GEYSERLAND GUILD OF WOODWORKERS
A short story by Bob Collins (Stumpy)
He had a nervous twitch in his left cheek, his prominent front upper teeth beneath that thin hooked nose were as crossed and as yellow as his eyes. He walked with a jerky high kneed action which synchronised with his sharp elbow movement while his lower limbs appeared totally out of control, thus giving him “Pinocchio” like movement.
Rogue was employed as a sawmill cleaner, his tools of trade a large square mouthed shovel and a wheelbarrow, his job to keep the working floor and the machinery of the mill clear of bark and sawdust and waste pieces of wood.
But Rogue never seemed to do much at all. On rare occasions he could be seen shovelling debris into his half full barrow and sometimes he would wheel the full barrow out of the mill, but mostly he just stood around, leaning on his shovel beside his empty barrow, looking at both ends of the mill at once with those crossed eyes, chain smoking ‘Roll your own’ cigarettes.
The sawmill was a pretty efficient unit which never broke down and had a high productive output. The sawmill manager conceded that Rogue was “Neither use nor ornament,” but kept him on the payroll at a minimum rate, because “the poor devil would never get employment anywhere else, and that’s for sure.”
Rogue held the job year in year out, with never a change of pace. All this came to an end when Rogue purely by accident discovered the mill manager had recently raised the wage rate of a couple of new mill hands, so strutted up in his jerky gait to demand a pay rise for himself. The manager astounded at this first sign of rebellion from Rogue in ten years of employment, flatly refused to even entertain the idea of a rise in pay, pointing out in explanation, the man was already drawing a good wage for doing nothing much at all!
This opinion proved too much for a man of mana such as Rogue, who with remarkable politeness and dignity resigned from his job, to strut off with much jerking and twitching to the earth floored hovel down the valley, his ancestral home.
He then began to eek out a poor existence, living off the land and the dole. The sawmill manager, relieved to see the back of what he considered to be the sawmill’s worst asset, replaced Rogue with a strong young fellow to do the cleaning job. The young fellow worked manfully sweated profusely, dirtied his clothes and hands, exhausted himself but could not keep the mill as tidy as it once was.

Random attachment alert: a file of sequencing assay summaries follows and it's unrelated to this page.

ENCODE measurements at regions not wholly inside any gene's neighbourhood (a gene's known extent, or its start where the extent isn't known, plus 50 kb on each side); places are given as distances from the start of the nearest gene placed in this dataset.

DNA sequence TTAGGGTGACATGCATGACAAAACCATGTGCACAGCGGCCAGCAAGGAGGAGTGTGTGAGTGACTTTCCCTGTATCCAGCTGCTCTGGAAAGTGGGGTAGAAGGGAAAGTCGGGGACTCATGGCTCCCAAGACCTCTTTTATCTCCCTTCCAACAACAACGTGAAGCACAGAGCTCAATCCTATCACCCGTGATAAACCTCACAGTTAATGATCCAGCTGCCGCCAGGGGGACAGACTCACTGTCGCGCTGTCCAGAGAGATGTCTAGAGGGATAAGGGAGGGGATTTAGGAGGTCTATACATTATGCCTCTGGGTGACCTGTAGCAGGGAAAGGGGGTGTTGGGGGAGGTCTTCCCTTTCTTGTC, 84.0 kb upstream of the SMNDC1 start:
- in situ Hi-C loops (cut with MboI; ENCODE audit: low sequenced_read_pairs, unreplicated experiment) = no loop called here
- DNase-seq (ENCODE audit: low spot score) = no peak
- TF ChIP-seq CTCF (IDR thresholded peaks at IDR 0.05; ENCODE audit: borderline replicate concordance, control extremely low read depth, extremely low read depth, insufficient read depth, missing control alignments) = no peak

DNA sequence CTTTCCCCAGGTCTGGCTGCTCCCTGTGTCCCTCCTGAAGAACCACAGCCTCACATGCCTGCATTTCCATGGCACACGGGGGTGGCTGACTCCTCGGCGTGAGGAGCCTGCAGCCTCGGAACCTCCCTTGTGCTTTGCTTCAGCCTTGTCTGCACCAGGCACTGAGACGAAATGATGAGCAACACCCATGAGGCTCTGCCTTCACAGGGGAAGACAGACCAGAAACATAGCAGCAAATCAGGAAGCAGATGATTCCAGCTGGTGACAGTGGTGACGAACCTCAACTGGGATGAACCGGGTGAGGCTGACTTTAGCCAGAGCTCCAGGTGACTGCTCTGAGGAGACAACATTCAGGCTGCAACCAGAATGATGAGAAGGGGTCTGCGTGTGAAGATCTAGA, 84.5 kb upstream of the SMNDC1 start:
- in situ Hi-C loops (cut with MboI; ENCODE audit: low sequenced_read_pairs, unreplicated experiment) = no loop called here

The manager becoming a bit sour, put on a second young cleaner, but to no avail. Soon, the mill began to break down, sawdust clogged the underfloor conveyors, wood pieces jambed the chain sprockets, men complained of the debris underfoot making the workplace dangerous, production dropped, and dropped, and dropped. Finally, in desperation, the sawmill manager went down to the hovel, swallowed his pride, begged Rogue to return to work with the pay rise.
Still with his dignity intact Rogue returned to work reclaiming his shovel and wheel barrow from the exhausted young fellows. Two days later the sawmill manager stood on the catwalk above the sorting table where he could overview the whole mill interior. The mill was running like a sewing machine, production back to normal the men happy.
Near the centre of all the activity stood Rogue, leaning on his shovel beside his empty wheelbarrow, as usual doing nothing but smoking his “roll you owns” and with those cross eyes looking at both ends of the mill at once. The mill manager was thinking: “He’s still no ornament by heck, but I was wrong when I said he was no use, he’s worth his weight in gold, that Rogue!”